The Big Blowup, as it was dubbed, consumed 3 million acres in Montana, Idaho and Washington (that’s 35 times the size of the recent High Park fire near Fort Collins). At least 85 people were killed, five towns were reduced to cinders and much public land that Pinchot had fought to set aside, was incinerated.
Given the severity of the past few wildfire seasons, it’s not much of a stretch to imagine such a scenario playing out today. The USFS has been steadily thinning swatches of forest, particularly in the wildland-urban interface, over the past decade—through Integrated Resource Restoration, Stewardship Contracting, and the Hazardous Fuels Reduction Program. But, with an estimated 120 million acres of U.S. forests still needing restoration to be healthy and resilient (to fire, climate change and beetles), more aggressive thinning schemes and resources are needed.
But the push to thin forests while boosting timber production has created a conundrum for many conservationists, including myself, who are wary that the programs could be giving a “new name to an old saw.” A report released earlier this year, Increasing the Pace of Restoration and Job Creation on our National Forests, estimated that new ‘restoration’ activities would increase the amount of logged forest sold in 2014 to 3 billion board feet, up from 2.4 billion board feet in 2011.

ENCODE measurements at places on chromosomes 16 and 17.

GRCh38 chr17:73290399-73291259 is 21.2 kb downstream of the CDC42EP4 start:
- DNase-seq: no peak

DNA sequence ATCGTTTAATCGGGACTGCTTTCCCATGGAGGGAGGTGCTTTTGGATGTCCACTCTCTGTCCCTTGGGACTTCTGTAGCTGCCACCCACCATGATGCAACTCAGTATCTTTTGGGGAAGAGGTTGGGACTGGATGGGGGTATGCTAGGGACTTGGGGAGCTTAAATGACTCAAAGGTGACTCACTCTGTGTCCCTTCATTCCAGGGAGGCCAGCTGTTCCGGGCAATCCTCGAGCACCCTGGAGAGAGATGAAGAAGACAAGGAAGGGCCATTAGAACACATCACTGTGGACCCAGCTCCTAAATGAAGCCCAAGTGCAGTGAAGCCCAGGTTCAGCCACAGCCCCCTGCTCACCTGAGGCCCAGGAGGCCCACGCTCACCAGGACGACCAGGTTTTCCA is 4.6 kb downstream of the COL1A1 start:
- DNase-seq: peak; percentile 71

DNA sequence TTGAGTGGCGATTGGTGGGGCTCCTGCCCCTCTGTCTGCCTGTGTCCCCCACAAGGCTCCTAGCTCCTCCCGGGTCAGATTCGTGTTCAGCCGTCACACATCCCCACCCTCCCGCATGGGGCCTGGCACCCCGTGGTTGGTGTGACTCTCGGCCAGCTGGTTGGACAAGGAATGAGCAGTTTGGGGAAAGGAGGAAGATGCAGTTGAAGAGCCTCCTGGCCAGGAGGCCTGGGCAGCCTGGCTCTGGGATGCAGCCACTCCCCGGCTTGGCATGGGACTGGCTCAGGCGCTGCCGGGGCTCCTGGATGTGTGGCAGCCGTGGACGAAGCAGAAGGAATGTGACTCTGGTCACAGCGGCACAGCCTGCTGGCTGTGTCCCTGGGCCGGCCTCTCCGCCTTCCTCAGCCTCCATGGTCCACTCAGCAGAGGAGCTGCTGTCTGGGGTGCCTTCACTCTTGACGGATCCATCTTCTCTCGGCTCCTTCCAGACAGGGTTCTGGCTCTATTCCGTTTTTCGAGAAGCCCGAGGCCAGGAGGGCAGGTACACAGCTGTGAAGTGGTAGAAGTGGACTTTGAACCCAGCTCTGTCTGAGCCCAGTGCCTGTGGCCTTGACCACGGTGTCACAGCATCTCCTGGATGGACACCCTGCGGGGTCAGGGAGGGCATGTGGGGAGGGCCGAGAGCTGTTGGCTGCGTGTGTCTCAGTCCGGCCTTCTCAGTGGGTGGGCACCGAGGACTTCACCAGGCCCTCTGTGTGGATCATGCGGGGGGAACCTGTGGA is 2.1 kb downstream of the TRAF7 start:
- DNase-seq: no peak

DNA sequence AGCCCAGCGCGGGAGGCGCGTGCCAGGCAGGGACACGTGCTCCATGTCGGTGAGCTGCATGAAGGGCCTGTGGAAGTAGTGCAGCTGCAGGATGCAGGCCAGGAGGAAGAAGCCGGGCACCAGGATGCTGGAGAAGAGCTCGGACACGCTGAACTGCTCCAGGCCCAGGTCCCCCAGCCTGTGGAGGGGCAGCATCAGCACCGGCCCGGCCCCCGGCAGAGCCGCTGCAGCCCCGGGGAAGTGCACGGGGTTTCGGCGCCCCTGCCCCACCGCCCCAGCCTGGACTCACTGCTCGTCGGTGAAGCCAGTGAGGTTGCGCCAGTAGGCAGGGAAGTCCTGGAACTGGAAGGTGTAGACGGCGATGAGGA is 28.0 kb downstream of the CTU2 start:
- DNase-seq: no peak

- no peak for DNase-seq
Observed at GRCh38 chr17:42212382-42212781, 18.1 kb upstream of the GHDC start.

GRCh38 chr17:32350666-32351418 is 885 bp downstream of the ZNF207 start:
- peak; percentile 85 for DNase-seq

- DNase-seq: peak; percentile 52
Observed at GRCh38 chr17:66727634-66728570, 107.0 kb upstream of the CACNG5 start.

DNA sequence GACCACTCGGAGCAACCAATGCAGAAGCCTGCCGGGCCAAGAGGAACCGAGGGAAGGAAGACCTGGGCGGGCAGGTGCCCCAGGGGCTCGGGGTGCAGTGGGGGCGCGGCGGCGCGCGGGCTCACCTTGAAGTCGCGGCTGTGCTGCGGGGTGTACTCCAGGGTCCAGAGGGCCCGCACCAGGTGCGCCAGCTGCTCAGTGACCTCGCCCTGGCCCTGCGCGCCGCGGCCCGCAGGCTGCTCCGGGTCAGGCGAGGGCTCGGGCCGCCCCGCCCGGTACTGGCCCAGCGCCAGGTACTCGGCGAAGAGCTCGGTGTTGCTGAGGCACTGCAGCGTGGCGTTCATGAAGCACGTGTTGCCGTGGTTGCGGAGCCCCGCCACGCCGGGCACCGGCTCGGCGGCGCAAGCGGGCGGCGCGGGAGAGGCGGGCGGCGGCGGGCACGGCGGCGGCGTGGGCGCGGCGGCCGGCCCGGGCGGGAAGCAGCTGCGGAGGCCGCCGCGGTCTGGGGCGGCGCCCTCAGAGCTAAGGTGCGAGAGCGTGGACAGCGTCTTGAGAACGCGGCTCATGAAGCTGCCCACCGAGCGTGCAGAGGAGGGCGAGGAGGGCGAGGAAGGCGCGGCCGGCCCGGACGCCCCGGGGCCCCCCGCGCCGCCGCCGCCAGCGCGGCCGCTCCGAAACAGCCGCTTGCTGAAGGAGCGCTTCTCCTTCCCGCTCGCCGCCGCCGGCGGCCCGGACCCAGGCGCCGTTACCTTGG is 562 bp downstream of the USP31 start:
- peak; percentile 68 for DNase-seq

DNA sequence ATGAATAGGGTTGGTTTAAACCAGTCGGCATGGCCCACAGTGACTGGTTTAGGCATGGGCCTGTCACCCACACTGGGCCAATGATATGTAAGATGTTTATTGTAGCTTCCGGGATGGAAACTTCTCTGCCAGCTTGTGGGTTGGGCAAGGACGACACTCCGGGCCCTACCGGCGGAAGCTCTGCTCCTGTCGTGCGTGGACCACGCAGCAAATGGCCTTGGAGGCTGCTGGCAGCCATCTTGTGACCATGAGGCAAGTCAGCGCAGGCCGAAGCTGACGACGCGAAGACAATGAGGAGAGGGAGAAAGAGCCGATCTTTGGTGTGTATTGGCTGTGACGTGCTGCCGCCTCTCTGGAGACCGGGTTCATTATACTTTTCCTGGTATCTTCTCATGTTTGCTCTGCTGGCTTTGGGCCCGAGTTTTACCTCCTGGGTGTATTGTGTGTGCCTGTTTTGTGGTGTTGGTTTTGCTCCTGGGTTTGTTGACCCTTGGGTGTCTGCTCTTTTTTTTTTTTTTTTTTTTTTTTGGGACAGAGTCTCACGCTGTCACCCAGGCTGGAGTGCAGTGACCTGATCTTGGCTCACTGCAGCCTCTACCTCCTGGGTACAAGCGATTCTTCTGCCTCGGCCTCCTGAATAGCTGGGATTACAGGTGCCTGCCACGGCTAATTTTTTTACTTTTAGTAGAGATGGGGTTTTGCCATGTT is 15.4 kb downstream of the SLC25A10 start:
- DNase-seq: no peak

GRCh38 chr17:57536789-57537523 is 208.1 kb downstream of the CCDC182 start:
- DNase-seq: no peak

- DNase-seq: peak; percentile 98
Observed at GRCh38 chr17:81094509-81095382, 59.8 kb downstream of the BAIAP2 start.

Montana, where forest service officials expect to sell about 14.5 million board feet of timber this year (an increase of 5 million board feet from 2011) has seen some of the most recent large timber sales, as well as some of the most notable challenges to accelerated forest harvesting. Bitterroot National Forest officials were reportedly relieved when they settled the Lower West Fork timber sale, and for more than the asking price, which will draw 4.5 million board feet (mbf) of lumber from nearly 1,200 acres of forest. The main purpose of the sale, says the USFS, is to reduce the possibility of crown fires (which travel across the tops of tree canopies) the risk of which is greater in beetle-killed forests where the trees have not yet dropped their needles.
While there’s been no legal challenge to the Lower West Fork sale yet, others have experienced ongoing battles. In the Gallatin National Forest, the agency wants to do thinning on 4,800 acres, in order to protect a potential wildfire from sullying Bozeman’s drinking water, 80 percent of which is supplied by drainages in the proposed area. Opponents say the project would disrupt grizzly and lynx habitat, reduce elk cover and potentially pollute trout creeks.
In a case involving Lolo National Forest, the 2,038-acre Colt Summit Project (which is part of the 1.5-million-acre Southwestern Crown of the Continent restoration project) was contested on the same grounds. A few weeks ago, a U.S. district judge struck down 11 of the 12 counts but sided with the four conservation groups that were suing on one—that the USFS violated the National Environmental Policy Act by not studying the cumulative effects of the proposed project on lynx, a threatened species. Whether or not this analysis will derail the project entirely is hard to say but what’s interesting about this case is that the Wilderness Society and the Montana Wilderness Association fought alongside the forest service to move the project ahead.